Imported Chilean grapes are expected to be arriving at U.S. ports with more volume than in recent years, although arrivals this winter started about a week or two later than a year ago, when arrivals were earlier than normal.
Imports to North America from Chile continues to increase accounting for a larger share of the volume. About 39,000 tons had been shipped this season from Chile through early January, down from 79,000 at the same time last year. But as mentioned, the grapes matured later this season in Chile.
Observers believe the overall grape volume will exceed 90-million cartons, which would be slightly more than average. Arrivals are now coming in good volume, with a steady flow of produce continuing through April. For several years, North American imports have accounted for about 45 percent of the Chilean grapes, that number has been approach 50 percent more recently.
Chinese New Year items
Specialty produce items popular for Chinese New Year promotions should be in good supply for the weeks surrounding the February 16 holiday. The holiday festival itself lasts for two weeks celebrating the Year of the Dog.
Among the items that will be shipped are ginger, bok choy, gai lan and other Asian vegetables, as well as citrus items such as pummelo, kumquats and Buddha’s hand, dragonfruit and young coconut, as well as Snow peas and snap peas. Other items sometimes connected to the holiday are Turmeric, Chinese long beans, daikon, starfruit, jackfruit, yu choy and lokam oranges.
World Variety Produce of Los Angeles markets under the Melissa’s brand and is one of the largest shippers of specialty produce items in the U.S. The company is sourcing leafy greens from California, other vegetables from Mexico and fruit from tropical areas.
Thomas Fresh of Calgary, Alberta is a produce repacker who handles produce specialty an other fresh items.
(Photo was taken by Bill Martin during an 11-day trip Chile in January 1992.)
Columbian imported avocados are being introduced to the United States…Meanwhile, it is springtime in Chile and it’s that time of the year for arrivals of Chilean grapes and well as other fruits.
Last August the USDA approved hass avocados imports by the U.S. from Colombia. It won’t be heavy volume for sure but observers see slow, but steady increases in 2018. Colombian agriculture officials said in a news release that hass exports will start this month from a farm near Antioquia, a production area that has been approved for exports to the U.S.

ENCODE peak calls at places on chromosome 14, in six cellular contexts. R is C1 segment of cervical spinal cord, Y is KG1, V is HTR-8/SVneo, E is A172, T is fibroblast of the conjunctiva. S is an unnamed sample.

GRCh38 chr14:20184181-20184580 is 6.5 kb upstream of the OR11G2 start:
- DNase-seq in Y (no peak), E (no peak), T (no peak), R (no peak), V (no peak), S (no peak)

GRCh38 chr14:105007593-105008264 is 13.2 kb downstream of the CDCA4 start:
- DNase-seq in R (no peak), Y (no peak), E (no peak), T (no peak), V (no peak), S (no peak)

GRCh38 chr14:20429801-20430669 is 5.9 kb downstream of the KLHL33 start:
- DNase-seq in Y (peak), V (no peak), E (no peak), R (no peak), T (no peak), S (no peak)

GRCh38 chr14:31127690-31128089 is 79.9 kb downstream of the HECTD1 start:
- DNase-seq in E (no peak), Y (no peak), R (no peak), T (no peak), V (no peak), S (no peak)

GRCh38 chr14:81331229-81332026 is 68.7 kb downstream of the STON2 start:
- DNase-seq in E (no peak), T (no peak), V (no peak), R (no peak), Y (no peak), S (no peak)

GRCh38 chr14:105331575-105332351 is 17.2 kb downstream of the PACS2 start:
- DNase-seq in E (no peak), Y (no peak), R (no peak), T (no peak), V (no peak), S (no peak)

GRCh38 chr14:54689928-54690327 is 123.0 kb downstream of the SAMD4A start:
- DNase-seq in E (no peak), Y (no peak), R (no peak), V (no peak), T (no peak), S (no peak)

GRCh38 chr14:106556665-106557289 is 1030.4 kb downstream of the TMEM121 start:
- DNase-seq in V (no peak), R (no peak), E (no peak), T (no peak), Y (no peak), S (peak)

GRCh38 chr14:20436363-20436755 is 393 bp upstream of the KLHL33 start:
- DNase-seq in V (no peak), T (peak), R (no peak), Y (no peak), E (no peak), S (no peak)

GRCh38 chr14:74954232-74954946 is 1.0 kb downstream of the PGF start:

Hass avocado exports from Colombia will increase by 20 percent to Europe and North America, according to the officials with the Colombian Agricultural and Livestock Institute. The USDA reports through November 2017, imports of Columbian avocados totaled 29,300 metric tons.
The Columbian institute works with 33 hass avocado production sites including buffer areas. After complying with plant health requirements put in place by USDA and Colombian officials, all those sites will be authorized to export to the U.S.
Chilean Fruit Imports
California grape shipments to U.S. markets are on their last leg. Quality has been variable in recent weeks although plenty of pretty sweet grapes have been loaded for this late in the season. As California finishes up it season, Chilean import grapes are already arriving by boat at U.S. ports, but at this point mostly at Philadelphia. As fruit volume increases from Chile, other ports such as those at Los Angeles will begin receiving product. It is early in the Chilean grape season and around 375 truckloads of the fruit are arriving weekly, but volume is increasing with the majority of the volume coming during the next couple of months. Chilean peaches and plums also are coming in by boat, but in very light volume that also is increasing.
(Photo was taken by Bill Martin in January 1992 on a trip to Chile. It was photographed at a grape packing plant in Northern Chile.)
The opportunities for produce haulers to haul imported fresh fruit and vegetables continues to increase as foreign farming operations increasingly recognize the demand in the United States and Canada for year around availability of produce. Here we take a look at the exports of two South American countries, who are exporting a majority of their fresh produce to North America.
Five years ago there were virtually no blueberries being grown, much less exported by Peru. Today, the South American country has 10,000 acres and continues to expand due to surging demand from the U.S., Europe, and China, according to the USDA report.
Chilean Grape Wrap up
You know something is up when for the first time you walk into your local Midwestern Wal-Mart store and Peruvian grapes are the only ones being sold. Sure, it is expected California is pretty much finished, but this is normally when Chilean grapes have taken center stage in the produce department. Bottom line is grape haulers should use extra caution as there are serious quality problems with many Chilean grapes.
There also is a glut of grapes being imported from Chile. Combine this with imported fruit from Peru and a trickling of late season California grapes and there’s too much fruit.
Meanwhile, there are heavy volumes of grapes in the storages all along the Delaware River.
The glut is expected to continue short term and volumes will gradually come more in tune with demand. Starting the Chilean grape season we were told there were light supplies, but good quality, despite rains in the early producing northern growing areas of Chile. Instead, much higher volumes, combined with serious quality issues occurred. Meanwhile, Peru has plenty of volume and good quality grapes.